Ancient Afflictions: Salima Ikram Investigates Mummy Who Suffered From Oldest Documented Stroke
A new study co-authored by Salima Ikram (YAB '86) suggests that ancient Egyptians were capable of treating and rehabilitating patients who suffered from strokes.
An international team of Egyptologists from the United States, Spain and Egypt, including AUC’s own Salima Ikram (YAB ’86), has discovered an ancient Egyptian female mummy who suffered a stroke — the oldest documented stroke case in the scientific medical literature.
Studied macroscopically and radiographically on site, the mummy was found to be aged 25-40 (probably closer to 40), belonging to a woman of the 25thDynasty who died some 2,700 years ago. She appears to have suffered a right cerebral stroke, causing brain damage, and left hemiplegia (paralysis on one side of the body). Radiological examination shows that the paralysis occurred once bone growth was completed, when the woman was 23 to 25 years old, but significantly before her death — which means that she lived with the disease for a long period of time while receiving care and support from those around her.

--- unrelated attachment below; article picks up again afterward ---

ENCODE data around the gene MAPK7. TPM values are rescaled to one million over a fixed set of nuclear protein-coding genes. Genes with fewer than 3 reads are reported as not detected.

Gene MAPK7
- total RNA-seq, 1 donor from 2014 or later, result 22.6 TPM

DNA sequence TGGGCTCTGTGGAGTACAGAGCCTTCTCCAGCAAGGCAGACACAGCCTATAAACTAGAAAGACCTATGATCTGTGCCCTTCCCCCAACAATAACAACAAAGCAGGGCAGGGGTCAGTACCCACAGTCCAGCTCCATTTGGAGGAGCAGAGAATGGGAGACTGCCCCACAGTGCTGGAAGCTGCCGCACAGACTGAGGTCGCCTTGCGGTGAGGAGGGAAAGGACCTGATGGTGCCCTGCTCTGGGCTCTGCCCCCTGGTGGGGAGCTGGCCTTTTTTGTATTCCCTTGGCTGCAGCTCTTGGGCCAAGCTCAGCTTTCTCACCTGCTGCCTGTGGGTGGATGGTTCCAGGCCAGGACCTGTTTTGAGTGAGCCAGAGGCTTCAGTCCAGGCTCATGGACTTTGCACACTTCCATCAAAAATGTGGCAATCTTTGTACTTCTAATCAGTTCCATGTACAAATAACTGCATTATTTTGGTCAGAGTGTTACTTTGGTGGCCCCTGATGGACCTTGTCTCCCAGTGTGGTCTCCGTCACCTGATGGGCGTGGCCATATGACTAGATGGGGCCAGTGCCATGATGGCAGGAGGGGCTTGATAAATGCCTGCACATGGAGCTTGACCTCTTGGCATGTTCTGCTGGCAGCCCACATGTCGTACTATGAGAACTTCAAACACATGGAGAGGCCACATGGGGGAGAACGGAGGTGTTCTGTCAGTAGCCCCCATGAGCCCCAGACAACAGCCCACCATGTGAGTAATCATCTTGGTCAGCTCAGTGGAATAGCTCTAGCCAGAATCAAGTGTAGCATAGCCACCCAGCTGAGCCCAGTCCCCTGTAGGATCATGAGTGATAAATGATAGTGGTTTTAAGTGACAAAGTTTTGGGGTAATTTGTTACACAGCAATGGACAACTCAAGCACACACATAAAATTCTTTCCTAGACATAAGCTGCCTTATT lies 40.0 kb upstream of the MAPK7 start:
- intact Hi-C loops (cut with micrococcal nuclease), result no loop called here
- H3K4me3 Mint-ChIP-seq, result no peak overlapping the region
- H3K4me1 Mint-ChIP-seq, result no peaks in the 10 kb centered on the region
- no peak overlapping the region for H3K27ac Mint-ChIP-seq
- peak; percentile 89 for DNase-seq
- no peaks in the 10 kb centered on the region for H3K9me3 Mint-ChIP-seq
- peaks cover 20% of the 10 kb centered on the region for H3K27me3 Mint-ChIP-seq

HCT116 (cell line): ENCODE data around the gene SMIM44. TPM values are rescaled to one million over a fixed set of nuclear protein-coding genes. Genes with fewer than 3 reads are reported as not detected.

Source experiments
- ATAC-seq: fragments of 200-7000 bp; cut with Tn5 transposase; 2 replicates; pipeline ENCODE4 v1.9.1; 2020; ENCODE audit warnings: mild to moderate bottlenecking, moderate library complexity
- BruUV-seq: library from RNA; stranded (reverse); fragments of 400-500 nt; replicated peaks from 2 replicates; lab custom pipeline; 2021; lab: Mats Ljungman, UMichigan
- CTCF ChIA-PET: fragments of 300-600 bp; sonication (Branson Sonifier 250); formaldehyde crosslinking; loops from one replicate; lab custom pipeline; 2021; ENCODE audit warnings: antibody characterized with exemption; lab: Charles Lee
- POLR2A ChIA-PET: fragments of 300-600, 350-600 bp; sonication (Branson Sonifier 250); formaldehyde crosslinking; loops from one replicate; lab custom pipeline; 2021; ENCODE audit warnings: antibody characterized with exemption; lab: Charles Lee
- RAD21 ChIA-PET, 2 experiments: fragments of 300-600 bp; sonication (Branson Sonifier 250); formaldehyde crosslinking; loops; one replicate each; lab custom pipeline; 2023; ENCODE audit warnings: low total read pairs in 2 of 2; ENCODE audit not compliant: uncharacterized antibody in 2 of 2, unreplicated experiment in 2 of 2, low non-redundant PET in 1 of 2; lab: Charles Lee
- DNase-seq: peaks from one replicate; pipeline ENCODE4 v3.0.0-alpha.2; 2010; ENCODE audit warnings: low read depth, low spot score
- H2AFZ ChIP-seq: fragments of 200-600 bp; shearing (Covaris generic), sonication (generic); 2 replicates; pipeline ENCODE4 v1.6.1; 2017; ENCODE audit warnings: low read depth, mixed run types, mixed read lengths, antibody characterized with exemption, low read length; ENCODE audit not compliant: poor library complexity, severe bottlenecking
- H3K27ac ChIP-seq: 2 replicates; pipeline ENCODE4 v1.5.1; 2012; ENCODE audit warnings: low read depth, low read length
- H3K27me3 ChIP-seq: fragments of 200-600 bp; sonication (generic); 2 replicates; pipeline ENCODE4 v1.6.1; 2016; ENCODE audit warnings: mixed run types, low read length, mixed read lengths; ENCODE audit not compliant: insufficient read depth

“This tells us that strokes have a long history and that even in antiquity, people survived them, especially as others cared for them to ensure their survival,” said Ikram.
The study, titled “A Possible Stroke Victim from Pharaonic Egypt,” records that the mummy was found in a position not reported before, with one arm extended and the other crossing over the chest with a contracted hand — a key clue to the diagnosis. Mummies during that period had their hands typically either lying alongside their bodies or in a crossed position on the chest. The mummy’s head was angled down, dramatically, with contracted shoulders, which is common with children’s mummies but not with adults. The position of the shoulders, head and flexed arm suggests that the woman was suffering from damage to the right hemisphere of the brain, and the face looking down is typical of strokes, the co-authors explain in the study.
An attempt was made during the mummification process to fix the position of the woman’s head and chest by including two sticks at her back, which gave her a permanent erect posture. She was also provided with a stick or a crutch, which she seemed to have used during her lifetime as a walking aid. The presence of a rare red linen fabric — found in only a few burials — covering the mummy’s head to knees, suggests a higher social status for this mummy.
The team is currently working on other mummies from the Dra Abu el-Naga area near Luxor to see if they suffered from diseases as well.
“We are learning about different diseases that ancient Egyptians suffered from and how they dealt with this both medically as well as in a sociocultural context,” said Ikram.